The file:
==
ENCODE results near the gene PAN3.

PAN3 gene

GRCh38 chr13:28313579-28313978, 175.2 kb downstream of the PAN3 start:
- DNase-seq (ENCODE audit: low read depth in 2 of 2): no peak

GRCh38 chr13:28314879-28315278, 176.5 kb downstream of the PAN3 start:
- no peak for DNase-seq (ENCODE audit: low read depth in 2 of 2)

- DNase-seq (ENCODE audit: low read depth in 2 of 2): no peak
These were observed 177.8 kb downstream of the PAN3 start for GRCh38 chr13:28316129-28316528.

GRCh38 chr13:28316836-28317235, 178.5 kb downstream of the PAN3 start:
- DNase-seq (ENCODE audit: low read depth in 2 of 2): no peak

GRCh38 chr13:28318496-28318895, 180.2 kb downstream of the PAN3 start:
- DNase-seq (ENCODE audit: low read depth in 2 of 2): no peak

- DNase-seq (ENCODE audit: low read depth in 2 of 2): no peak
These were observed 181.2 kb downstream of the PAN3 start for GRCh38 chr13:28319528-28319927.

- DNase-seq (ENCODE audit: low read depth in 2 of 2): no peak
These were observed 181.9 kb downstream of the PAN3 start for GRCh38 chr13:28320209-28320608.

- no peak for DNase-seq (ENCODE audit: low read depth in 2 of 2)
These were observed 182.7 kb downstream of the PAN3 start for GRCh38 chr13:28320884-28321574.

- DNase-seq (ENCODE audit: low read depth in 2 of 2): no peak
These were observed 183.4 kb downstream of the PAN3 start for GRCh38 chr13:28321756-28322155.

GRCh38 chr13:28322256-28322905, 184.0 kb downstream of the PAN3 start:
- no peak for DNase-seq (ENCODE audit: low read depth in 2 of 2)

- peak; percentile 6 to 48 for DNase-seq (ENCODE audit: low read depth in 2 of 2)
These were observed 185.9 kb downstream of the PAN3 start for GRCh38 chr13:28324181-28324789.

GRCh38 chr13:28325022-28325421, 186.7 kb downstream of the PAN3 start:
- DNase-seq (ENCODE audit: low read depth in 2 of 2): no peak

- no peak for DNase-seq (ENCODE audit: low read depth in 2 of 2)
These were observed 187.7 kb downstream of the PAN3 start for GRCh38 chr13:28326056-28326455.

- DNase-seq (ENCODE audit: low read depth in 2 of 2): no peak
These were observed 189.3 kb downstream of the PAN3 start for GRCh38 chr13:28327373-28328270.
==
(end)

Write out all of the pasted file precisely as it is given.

ENCODE results near the gene PAN3.

PAN3 gene

GRCh38 chr13:28313579-28313978, 175.2 kb downstream of the PAN3 start:
- DNase-seq (ENCODE audit: low read depth in 2 of 2): no peak

GRCh38 chr13:28314879-28315278, 176.5 kb downstream of the PAN3 start:
- no peak for DNase-seq (ENCODE audit: low read depth in 2 of 2)

- DNase-seq (ENCODE audit: low read depth in 2 of 2): no peak
These were observed 177.8 kb downstream of the PAN3 start for GRCh38 chr13:28316129-28316528.

GRCh38 chr13:28316836-28317235, 178.5 kb downstream of the PAN3 start:
- DNase-seq (ENCODE audit: low read depth in 2 of 2): no peak

GRCh38 chr13:28318496-28318895, 180.2 kb downstream of the PAN3 start:
- DNase-seq (ENCODE audit: low read depth in 2 of 2): no peak

- DNase-seq (ENCODE audit: low read depth in 2 of 2): no peak
These were observed 181.2 kb downstream of the PAN3 start for GRCh38 chr13:28319528-28319927.

- DNase-seq (ENCODE audit: low read depth in 2 of 2): no peak
These were observed 181.9 kb downstream of the PAN3 start for GRCh38 chr13:28320209-28320608.

- no peak for DNase-seq (ENCODE audit: low read depth in 2 of 2)
These were observed 182.7 kb downstream of the PAN3 start for GRCh38 chr13:28320884-28321574.

- DNase-seq (ENCODE audit: low read depth in 2 of 2): no peak
These were observed 183.4 kb downstream of the PAN3 start for GRCh38 chr13:28321756-28322155.

GRCh38 chr13:28322256-28322905, 184.0 kb downstream of the PAN3 start:
- no peak for DNase-seq (ENCODE audit: low read depth in 2 of 2)

- peak; percentile 6 to 48 for DNase-seq (ENCODE audit: low read depth in 2 of 2)
These were observed 185.9 kb downstream of the PAN3 start for GRCh38 chr13:28324181-28324789.

GRCh38 chr13:28325022-28325421, 186.7 kb downstream of the PAN3 start:
- DNase-seq (ENCODE audit: low read depth in 2 of 2): no peak

- no peak for DNase-seq (ENCODE audit: low read depth in 2 of 2)
These were observed 187.7 kb downstream of the PAN3 start for GRCh38 chr13:28326056-28326455.

- DNase-seq (ENCODE audit: low read depth in 2 of 2): no peak
These were observed 189.3 kb downstream of the PAN3 start for GRCh38 chr13:28327373-28328270.